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Self and other in everyday existence: a mystery not a problem

Costea, B and Introna, L (2004) Self and other in everyday existence: a mystery not a problem. Working Paper. The Department of Organisation, Work and Technology, Lancaster University.

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    Abstract

    Diversity management is an established theme in managerial ideology. This paper offers a cultural-historical analysis of the emergence and nature of diversity management ideas and practices. These elements are combined with aspects of philosophical critique derived from an existential phenomenological perspective. We argue that diversity management is an attempt to capture the elementary experience of self and other in the sphere of managerial control and to subvert the equal opportunities agenda. We find that the rhetorical moves of diversity management merely recycle old ideas and techniques from other currents (such as organisational culture management, strategic HRM, participation, empowerment, communication, teamwork). Diversity management transforms the elementary lived experience of self and other in the world into a source of organisational 'problems', of 'pathology', and thus breaches the basic space of personal ethical engagement. Using elements of Heidegger's and Levinas' philosophical anthropologies, we argue that this elementary level of our being in the world, the encounter with 'others', is irreducibly mysterious, but not problematic, or pathologic, or a source of dis-organisation; rather, it is intensely personal and thus beyond any possibility of formal rationalisation and generalisation. In other words, human difference is not manageable in the sense in which managerial ideology conceptualises it in diversity management.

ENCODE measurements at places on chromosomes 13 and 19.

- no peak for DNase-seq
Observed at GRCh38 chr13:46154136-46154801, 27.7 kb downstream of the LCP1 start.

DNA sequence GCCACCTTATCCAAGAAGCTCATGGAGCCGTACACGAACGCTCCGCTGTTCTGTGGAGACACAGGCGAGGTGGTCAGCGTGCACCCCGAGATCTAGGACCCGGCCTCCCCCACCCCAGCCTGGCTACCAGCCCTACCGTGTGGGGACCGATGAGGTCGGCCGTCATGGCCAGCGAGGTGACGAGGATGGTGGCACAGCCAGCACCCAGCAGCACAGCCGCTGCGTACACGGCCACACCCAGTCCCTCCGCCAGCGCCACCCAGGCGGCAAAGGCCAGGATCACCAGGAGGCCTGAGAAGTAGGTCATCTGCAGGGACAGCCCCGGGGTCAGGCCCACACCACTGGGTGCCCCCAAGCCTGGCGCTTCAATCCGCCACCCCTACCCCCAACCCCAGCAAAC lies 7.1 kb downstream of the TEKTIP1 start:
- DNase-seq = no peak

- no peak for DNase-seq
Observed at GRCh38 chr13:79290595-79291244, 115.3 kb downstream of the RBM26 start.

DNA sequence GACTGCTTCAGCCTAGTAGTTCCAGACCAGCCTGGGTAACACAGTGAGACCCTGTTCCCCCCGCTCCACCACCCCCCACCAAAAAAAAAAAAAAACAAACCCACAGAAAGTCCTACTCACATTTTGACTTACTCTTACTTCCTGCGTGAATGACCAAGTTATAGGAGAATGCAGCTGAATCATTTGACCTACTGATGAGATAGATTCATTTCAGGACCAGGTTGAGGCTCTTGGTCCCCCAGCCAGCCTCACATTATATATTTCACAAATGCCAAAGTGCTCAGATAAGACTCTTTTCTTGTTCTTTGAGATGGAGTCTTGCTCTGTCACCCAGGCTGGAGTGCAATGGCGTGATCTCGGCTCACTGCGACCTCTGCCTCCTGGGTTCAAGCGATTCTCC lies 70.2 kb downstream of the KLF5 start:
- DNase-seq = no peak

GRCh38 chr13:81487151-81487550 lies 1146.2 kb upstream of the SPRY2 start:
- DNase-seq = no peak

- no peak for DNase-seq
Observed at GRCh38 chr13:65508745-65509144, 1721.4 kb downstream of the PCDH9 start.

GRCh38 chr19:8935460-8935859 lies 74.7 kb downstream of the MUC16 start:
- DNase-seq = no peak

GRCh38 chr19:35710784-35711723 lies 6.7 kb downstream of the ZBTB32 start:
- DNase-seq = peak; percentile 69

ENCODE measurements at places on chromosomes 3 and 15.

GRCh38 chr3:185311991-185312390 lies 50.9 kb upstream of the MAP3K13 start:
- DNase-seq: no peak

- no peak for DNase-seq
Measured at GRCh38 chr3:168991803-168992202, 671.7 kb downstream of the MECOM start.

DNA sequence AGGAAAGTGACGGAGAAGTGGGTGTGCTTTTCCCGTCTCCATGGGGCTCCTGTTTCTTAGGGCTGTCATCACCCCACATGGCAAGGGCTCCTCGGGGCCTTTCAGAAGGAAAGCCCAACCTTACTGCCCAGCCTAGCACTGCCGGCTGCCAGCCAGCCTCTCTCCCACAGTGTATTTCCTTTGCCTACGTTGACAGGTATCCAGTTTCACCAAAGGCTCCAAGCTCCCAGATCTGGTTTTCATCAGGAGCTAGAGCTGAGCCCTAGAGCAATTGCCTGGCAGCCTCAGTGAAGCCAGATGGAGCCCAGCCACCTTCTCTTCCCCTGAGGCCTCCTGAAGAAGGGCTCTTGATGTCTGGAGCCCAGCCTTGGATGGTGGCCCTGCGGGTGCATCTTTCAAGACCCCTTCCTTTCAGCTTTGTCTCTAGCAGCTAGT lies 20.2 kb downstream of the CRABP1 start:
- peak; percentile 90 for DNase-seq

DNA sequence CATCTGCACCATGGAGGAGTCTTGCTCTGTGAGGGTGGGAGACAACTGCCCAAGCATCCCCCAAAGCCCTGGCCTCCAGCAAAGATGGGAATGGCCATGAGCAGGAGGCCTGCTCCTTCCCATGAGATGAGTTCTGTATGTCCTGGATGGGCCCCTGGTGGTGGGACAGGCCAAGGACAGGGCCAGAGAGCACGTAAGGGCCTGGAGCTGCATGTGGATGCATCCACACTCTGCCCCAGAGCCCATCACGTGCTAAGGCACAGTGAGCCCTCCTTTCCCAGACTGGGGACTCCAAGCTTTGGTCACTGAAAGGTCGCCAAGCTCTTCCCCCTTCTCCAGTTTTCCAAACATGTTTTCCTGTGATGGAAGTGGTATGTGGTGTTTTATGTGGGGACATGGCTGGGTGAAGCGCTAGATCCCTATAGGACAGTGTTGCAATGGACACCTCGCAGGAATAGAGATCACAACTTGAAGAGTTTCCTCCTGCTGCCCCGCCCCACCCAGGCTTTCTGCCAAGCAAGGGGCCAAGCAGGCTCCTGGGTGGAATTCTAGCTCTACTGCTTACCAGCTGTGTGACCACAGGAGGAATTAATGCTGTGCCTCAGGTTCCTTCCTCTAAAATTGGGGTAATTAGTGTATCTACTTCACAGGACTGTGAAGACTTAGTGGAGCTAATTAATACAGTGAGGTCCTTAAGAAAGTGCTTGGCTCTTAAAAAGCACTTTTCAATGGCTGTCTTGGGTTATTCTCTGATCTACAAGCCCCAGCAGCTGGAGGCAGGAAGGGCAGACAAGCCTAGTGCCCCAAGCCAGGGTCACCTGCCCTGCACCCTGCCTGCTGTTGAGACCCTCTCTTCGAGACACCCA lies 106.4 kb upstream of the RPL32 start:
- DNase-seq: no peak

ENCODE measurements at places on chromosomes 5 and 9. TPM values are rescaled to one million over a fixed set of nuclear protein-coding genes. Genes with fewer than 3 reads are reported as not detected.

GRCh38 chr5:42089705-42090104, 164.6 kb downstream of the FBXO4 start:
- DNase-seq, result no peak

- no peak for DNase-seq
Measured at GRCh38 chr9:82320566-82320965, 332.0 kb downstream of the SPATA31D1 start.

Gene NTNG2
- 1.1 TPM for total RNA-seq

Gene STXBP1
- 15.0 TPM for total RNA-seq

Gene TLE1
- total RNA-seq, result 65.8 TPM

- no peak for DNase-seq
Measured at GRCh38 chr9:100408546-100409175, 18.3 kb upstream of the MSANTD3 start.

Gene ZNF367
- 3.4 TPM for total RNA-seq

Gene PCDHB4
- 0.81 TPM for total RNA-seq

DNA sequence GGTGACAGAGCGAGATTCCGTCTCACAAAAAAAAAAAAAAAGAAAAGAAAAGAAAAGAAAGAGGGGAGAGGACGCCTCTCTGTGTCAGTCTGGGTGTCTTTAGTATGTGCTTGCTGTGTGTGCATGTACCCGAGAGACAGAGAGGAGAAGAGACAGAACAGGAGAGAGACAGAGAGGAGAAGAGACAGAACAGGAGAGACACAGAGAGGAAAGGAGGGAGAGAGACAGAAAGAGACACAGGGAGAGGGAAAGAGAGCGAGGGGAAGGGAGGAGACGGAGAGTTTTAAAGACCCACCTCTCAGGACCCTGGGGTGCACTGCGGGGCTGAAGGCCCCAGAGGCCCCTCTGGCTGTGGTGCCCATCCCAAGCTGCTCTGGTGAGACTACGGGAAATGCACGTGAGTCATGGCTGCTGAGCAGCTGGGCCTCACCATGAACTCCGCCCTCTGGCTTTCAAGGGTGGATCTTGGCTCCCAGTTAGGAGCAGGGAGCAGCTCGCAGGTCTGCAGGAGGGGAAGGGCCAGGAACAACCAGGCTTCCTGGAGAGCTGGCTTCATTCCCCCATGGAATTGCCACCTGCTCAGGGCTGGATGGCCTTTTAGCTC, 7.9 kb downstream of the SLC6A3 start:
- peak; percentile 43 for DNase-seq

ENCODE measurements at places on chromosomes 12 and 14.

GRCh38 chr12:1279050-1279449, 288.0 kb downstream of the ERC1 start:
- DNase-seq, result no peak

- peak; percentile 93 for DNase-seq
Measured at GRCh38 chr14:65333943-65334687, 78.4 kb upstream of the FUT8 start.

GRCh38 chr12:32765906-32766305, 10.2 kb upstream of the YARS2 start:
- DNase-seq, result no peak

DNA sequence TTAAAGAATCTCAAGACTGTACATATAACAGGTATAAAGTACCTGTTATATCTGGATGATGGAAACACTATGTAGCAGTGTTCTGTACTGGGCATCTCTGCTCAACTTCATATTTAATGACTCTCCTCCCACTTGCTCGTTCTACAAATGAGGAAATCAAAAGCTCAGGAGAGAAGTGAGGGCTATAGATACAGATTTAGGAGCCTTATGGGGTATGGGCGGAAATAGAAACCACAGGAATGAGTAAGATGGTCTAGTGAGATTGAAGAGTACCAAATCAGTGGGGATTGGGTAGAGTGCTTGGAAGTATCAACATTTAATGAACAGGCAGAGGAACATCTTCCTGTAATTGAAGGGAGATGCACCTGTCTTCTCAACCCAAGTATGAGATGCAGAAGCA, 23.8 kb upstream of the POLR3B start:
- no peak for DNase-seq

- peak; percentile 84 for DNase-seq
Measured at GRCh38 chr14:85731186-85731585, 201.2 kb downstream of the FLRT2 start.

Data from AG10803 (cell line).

Item Type: Monograph (Working Paper)
    Uncontrolled Keywords: /dk/atira/pure/subjectarea/aacsb/disciplinebasedresearch
    Subjects: ?? DIVERSITY MANAGEMENT, SELF, OTHER, MYSTERY, HEIDEGGER, LEVINASDISCIPLINE-BASED RESEARCH ??
    Departments: Lancaster University Management School > Management Development Division (MDD)
    Lancaster University Management School > Organisation, Work & Technology
    ID Code: 48715
    Deposited By: ep_importer_pure
    Deposited On: 11 Jul 2011 22:08
    Refereed?: No
    Published?: Published
    Last Modified: 17 Jan 2019 00:04
    Identification Number:
    URI: http://eprints.lancs.ac.uk/id/eprint/48715

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